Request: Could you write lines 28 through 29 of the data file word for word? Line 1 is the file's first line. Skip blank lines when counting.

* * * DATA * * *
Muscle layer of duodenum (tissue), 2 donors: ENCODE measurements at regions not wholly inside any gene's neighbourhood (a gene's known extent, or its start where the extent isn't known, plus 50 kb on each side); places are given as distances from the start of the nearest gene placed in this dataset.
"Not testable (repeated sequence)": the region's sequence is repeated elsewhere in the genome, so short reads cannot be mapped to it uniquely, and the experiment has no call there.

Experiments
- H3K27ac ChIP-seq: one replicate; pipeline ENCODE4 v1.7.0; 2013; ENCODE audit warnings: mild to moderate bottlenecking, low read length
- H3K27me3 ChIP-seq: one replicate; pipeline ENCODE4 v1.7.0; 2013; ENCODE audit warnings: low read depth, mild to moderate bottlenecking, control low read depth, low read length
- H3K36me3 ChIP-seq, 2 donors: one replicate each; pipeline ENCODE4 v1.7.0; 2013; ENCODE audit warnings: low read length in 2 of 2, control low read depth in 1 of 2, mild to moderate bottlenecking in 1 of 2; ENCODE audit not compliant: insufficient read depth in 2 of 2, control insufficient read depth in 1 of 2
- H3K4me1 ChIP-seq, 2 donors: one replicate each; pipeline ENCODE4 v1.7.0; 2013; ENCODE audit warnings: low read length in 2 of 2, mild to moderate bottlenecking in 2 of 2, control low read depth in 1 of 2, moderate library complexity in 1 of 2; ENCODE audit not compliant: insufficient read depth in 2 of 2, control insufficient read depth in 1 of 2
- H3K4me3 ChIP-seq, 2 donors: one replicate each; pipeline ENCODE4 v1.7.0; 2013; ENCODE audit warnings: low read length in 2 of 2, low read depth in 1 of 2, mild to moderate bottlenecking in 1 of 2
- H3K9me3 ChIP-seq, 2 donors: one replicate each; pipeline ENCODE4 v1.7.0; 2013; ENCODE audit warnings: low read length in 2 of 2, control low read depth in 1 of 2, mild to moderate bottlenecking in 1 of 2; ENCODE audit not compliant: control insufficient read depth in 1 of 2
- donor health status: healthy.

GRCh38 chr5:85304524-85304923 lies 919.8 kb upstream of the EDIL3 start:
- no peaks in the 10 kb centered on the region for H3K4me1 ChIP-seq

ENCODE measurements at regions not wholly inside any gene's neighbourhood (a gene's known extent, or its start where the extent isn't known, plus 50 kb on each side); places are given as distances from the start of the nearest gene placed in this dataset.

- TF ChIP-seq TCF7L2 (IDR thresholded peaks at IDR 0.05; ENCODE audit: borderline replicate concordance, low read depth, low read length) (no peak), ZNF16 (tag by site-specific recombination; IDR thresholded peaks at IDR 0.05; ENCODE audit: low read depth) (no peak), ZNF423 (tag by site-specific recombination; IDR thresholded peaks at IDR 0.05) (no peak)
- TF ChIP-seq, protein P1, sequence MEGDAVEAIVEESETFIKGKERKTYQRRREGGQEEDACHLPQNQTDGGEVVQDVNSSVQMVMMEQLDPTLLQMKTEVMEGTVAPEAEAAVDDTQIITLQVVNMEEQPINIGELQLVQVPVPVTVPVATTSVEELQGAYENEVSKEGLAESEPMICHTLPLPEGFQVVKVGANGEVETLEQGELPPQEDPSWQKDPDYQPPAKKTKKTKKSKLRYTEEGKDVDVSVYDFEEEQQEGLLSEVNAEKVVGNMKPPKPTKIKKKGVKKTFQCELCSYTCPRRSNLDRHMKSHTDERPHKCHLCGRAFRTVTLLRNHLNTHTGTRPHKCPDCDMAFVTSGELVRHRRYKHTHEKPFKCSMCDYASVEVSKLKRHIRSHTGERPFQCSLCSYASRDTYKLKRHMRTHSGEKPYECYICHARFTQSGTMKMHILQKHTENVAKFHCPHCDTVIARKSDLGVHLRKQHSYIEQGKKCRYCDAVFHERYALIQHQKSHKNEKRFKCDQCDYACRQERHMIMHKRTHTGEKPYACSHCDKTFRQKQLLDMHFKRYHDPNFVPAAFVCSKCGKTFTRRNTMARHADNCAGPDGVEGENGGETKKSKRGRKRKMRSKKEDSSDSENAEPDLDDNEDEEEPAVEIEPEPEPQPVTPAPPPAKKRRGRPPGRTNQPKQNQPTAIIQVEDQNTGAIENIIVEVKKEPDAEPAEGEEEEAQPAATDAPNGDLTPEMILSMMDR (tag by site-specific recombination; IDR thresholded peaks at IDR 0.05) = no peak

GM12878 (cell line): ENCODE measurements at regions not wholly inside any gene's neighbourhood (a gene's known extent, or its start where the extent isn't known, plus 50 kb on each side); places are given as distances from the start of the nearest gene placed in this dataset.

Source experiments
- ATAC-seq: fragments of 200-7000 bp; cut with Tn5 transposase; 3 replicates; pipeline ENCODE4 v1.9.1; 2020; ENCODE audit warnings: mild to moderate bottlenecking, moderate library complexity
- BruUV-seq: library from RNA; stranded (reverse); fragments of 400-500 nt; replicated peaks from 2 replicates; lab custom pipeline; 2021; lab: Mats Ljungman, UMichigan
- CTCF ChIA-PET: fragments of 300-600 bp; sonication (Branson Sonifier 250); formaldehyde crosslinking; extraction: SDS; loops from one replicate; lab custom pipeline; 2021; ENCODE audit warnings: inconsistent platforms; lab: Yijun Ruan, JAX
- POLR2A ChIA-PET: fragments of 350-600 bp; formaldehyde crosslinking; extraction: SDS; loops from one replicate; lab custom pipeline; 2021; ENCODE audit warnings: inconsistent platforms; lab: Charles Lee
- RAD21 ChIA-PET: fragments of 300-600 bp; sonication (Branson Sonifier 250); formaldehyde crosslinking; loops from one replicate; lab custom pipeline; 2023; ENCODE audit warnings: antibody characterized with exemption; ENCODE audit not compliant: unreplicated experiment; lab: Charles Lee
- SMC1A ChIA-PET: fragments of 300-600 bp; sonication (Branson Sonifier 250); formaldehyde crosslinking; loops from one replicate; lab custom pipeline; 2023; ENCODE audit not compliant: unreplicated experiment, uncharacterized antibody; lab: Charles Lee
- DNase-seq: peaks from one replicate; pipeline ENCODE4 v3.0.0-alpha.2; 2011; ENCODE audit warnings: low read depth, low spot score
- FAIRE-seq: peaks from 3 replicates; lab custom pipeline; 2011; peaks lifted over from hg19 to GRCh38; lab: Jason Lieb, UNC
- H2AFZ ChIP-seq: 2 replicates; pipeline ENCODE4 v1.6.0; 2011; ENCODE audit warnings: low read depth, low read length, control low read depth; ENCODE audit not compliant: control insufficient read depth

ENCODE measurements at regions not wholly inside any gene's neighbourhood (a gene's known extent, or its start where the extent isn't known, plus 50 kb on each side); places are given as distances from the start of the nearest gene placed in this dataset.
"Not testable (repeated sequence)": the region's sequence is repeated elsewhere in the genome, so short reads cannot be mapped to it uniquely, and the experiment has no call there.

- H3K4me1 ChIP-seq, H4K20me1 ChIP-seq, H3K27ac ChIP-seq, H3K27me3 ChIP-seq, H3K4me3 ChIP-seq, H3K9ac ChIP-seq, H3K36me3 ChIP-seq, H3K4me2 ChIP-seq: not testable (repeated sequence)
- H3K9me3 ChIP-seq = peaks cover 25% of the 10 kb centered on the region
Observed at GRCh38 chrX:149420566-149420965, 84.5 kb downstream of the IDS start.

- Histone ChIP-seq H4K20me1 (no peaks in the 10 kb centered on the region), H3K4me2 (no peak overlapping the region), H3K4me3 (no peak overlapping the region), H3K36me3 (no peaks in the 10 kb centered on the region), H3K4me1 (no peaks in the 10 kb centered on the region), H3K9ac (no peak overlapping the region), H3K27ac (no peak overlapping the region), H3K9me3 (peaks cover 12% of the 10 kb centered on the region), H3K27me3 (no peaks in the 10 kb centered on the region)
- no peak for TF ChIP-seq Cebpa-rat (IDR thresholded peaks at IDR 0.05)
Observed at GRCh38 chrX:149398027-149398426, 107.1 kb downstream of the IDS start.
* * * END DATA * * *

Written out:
"Not testable (repeated sequence)": the region's sequence is repeated elsewhere in the genome, so short reads cannot be mapped to it uniquely, and the experiment has no call there.

- H3K4me1 ChIP-seq, H4K20me1 ChIP-seq, H3K27ac ChIP-seq, H3K27me3 ChIP-seq, H3K4me3 ChIP-seq, H3K9ac ChIP-seq, H3K36me3 ChIP-seq, H3K4me2 ChIP-seq: not testable (repeated sequence)